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Why I keep returning to the Baltimore Water Wheel

Last month, I returned to Baltimore for the National Ocean Exploration Forum. While there, I paid a visit to my old friend, Mr. Trashwheel.

The Inner Harbor Water Wheel is in its second year of operation, cleaning up the Chesapeake Bay to the tune of up to 50,000 pounds of trash per day. I have written about this cool piece of engineering and ingenuity several times.

Charm in the fall.

Charm in the fall.

So why do I keep writing and revisiting this project?

It’s working.

We swim in a sea of ambitious ocean engineering projects, seemingly designed to save the world. Every month brings new projects and new promises, from the mundane to the unimaginably ambitious. Trumpets, fanfare, media blitzes, and breathless press tours are followed, more often than not, by silence. They ebb and flow like the tide, promising everything, delivering nothing. The pattern is so predictable, that I almost hesitate to promote any bold new plan without serious vetting. It’s the driving reason behind why I launch the Ocean Kickstarter of the Month series–to give us just a little bit of guidance.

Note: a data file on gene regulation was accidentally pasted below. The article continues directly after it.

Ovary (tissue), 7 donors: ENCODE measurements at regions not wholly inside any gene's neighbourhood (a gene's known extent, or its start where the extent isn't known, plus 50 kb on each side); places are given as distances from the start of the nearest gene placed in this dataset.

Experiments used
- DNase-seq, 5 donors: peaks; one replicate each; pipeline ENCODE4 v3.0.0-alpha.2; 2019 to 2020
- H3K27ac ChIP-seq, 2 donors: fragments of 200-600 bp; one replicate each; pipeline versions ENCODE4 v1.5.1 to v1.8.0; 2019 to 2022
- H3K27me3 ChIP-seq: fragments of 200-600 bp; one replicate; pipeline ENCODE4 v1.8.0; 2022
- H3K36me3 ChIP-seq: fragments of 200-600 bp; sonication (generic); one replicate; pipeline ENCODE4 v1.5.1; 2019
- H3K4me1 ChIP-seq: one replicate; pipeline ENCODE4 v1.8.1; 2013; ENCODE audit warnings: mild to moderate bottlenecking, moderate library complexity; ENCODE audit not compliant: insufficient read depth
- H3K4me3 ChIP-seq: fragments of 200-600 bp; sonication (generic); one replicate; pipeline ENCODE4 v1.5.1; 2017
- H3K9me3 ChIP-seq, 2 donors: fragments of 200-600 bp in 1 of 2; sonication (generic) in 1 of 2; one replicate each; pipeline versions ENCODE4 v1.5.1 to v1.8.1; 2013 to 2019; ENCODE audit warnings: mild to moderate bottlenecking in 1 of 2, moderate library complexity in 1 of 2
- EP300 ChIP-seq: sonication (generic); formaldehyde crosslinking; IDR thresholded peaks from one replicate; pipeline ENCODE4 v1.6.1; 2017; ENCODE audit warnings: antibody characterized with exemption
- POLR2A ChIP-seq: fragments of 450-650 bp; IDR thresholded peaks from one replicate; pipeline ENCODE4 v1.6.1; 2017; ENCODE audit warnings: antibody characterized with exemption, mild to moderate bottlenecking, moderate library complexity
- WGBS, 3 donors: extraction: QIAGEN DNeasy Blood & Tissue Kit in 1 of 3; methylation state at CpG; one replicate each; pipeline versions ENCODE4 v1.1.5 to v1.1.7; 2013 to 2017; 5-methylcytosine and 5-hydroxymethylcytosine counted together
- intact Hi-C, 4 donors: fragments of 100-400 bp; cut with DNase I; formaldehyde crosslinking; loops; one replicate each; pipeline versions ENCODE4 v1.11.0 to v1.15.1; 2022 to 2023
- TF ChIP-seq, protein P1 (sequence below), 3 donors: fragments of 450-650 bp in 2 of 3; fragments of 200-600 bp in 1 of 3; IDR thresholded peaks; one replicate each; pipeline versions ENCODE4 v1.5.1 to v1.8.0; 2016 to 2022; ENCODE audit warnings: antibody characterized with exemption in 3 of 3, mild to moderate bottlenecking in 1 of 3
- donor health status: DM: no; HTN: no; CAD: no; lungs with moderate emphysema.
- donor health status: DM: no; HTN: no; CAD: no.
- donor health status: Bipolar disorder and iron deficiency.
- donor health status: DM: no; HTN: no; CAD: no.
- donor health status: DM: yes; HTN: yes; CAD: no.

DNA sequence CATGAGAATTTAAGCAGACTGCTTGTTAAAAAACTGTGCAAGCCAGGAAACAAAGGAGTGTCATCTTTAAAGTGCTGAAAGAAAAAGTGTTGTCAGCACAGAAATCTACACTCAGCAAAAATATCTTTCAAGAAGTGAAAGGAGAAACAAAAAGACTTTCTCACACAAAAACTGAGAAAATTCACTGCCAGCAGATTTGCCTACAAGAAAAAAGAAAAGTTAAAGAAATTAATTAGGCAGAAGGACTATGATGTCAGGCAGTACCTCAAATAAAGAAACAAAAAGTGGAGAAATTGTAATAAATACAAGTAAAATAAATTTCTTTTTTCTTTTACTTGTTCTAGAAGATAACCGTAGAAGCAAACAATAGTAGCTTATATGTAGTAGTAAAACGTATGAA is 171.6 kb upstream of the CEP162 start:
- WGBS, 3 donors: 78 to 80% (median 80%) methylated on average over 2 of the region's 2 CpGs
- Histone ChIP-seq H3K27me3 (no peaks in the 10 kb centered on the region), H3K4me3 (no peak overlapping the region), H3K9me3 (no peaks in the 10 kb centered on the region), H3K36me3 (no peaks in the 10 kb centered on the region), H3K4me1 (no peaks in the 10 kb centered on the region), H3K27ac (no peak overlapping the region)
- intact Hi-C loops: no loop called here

Mr. Trashwheel is different. It didn’t appear out of nowhere. It grew from years of prototyping, testing, development. The first trashwheel floated away, overwhelmed by the tides of trash entering the Chesapeake Bay. But they persevered. Years later, Mr. Trashwheel stands tall, the most visible, perhaps the only, successful engineering-based ocean cleanup project, tried and tested.

The Bay is cleaner. The removal of hundred of tons of trash has had a tangible impact on Bay health. We know this because Mr. Trashwheel is accountable. The Healthy Harbor Initiative has a goal, and they are carefully monitoring their projects to ensure that they will reach that goal.

That their social media presence is so good I use it as the prime example of good local outreach for my Environmental Communication course is just icing on the cake.

When we look towards grand schemes to save the ocean, whether it be via human behavior, regulation, or engineering, we should remember that for all the pomp and promise, the greatest single success is still a humble barge, scooping garbage from the Chesapeake Bay.


Deep-sea biologist, population/conservation geneticist, backyard farm advocate. The deep sea is Earth's last great wilderness.


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